That's all for this month's Party Trick! Have a minigame or board you'd like me to do? Send me a message on my talk page or message me on the forums and you could be mentioned in next month's edition!
Hello, readers, and welcome to this month's issue of Mario Calendar! Unfortunately, due to a series of events, I was unable to turn in a section last month, but now everything has been taken care of, and I'm back to the paper.
I guess it's time to check the Mario-related games released on a February day, so here's the list!!
That's all for now, folks! See you in March!!
Hello everyone, it's me, Yoshi876 again with a new edition of Pokédex Power, a section that walks you through the Pokédex entries of all 802 Pokémon. We're still sticking with Pokémon that appear in the main game of Pokémon Sun and Moon, as there's still no Pokédex entries on those ones, hopefully next month I'll be free to choose whatever.
Also, with this section I'll be alternating each generation. I know Meta Knight (talk) looked a Generation I Pokémon in the first section, and then I moved straight onto Generation III, but this time we'll be hanging around with a Generation II Pokémon. Next month will be a Generation IV Pokémon, and so forth.
It's still Winter, but only just about. So to show the progression of Winter into Spring, I've chosen a Fire type Pokémon. The Pokémon in question is Magby, a baby Pokémon that was introduced in Pokémon Gold and Silver, alongside a whole range of others like Pichu or Cleffa.
Despite being the first Pokédex entries for Magby, these ones aren't particularly interesting. The entries generally just set out where it lives, and how high its body temperature / flame can go, which for a Fire-type Pokémon is a common Pokédex entry. That said, the Crystal entry is interesting in the volcanic eruption thing, there aren't many volcanoes in the Pokémon series, so does their presence actually create a volcano? Also interesting is the entry for Gold and Pokémon Stadium 2, because as far as I can see, Magby doesn't actually have any nostrils, but if embers come out of them, they must be somewhere.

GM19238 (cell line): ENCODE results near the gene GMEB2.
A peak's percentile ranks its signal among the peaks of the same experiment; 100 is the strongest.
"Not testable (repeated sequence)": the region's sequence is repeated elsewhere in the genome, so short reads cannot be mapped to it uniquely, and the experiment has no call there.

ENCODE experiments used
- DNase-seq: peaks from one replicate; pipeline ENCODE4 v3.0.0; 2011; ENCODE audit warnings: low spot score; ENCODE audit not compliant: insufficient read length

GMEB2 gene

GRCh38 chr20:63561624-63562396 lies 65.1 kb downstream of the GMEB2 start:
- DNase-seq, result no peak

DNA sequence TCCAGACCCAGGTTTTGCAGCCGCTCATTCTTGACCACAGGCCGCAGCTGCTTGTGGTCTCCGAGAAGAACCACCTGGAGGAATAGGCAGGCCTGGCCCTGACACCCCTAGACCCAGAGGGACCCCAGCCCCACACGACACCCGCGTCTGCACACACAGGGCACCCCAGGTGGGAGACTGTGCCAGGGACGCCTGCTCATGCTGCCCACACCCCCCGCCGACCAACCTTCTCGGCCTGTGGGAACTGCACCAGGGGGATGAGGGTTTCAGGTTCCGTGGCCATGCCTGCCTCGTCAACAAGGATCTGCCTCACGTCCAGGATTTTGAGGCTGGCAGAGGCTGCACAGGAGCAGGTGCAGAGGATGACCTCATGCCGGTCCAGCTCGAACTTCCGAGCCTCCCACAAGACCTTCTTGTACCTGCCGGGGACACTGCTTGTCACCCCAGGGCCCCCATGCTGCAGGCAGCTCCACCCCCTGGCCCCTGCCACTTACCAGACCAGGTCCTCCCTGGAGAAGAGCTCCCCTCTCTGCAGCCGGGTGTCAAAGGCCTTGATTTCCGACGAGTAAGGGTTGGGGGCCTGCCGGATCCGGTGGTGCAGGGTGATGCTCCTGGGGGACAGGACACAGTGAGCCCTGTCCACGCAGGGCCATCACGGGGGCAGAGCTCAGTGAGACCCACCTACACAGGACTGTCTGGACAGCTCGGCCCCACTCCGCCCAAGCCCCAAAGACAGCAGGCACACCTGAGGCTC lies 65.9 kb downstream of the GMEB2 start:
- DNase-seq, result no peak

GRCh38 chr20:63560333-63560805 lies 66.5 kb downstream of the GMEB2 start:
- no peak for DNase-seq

Bar word changes, FireRed and LeafGreen offer nothing new into Magby, but Ruby and Sapphire do. These entries state how you can tell the health of a Magby by the flame that it emits from its mouth, this kind of reminds me of Charmander, as either the Pokédex or anime refers to how its health can be told by the ferocity of the flame on its tail. Emerald doesn't add anything, just a repeat of the last bit from Ruby and Sapphire.
Gen IV was very disappointing for Magby's Pokédex entries, as only Platinum adds anything new, the rest are just repeats or rephrasing. It's not particularly shocking to hear that Magby's blood is magma-like given how it's a Fire-type Pokémon, and how in Pokémon Yellow it states that Magmar is born in a live volcano. However, given how Magby is the baby version of Magmar, it would have been nice for the Pokédex entry to transfer onto Magby.
Generation V was another disappointment, the only thing it added was in Black 2 and White 2, where it made the simple observation that Magby is a small Pokémon. Nothing really groundbreaking...
Generation VI was the most disappointing as all of the information is repeated from previous generations.
New information comes from the Generation VII entries, with Sun stating that they get excited when feeding. However, is this when feeding in general, or when given food by a Trainer? In my opinion, the wording seems to suggest that it is feeding in general, but either way I'd be careful when feeding a Magby. Moon is the most interesting yet, with this small tale about the potter. Whilst it doesn't really add anything interesting about the Pokémon's biology, it's interesting to see how they are able to interact with humans in the real world. This entry alone almost makes it feel like Magby is an actually creature in our world.
Magby doesn't really have interesting Pokédex entries, most are what you'd expect from the Fire-type Pokémon, or are just simple observations. The health thing is fairly interesting, which is probably why they rehashed it so often throughout the generations. The most recent gen entries are also fairly interesting, but on the whole I feel like the Pokédex let down this Fire-type baby.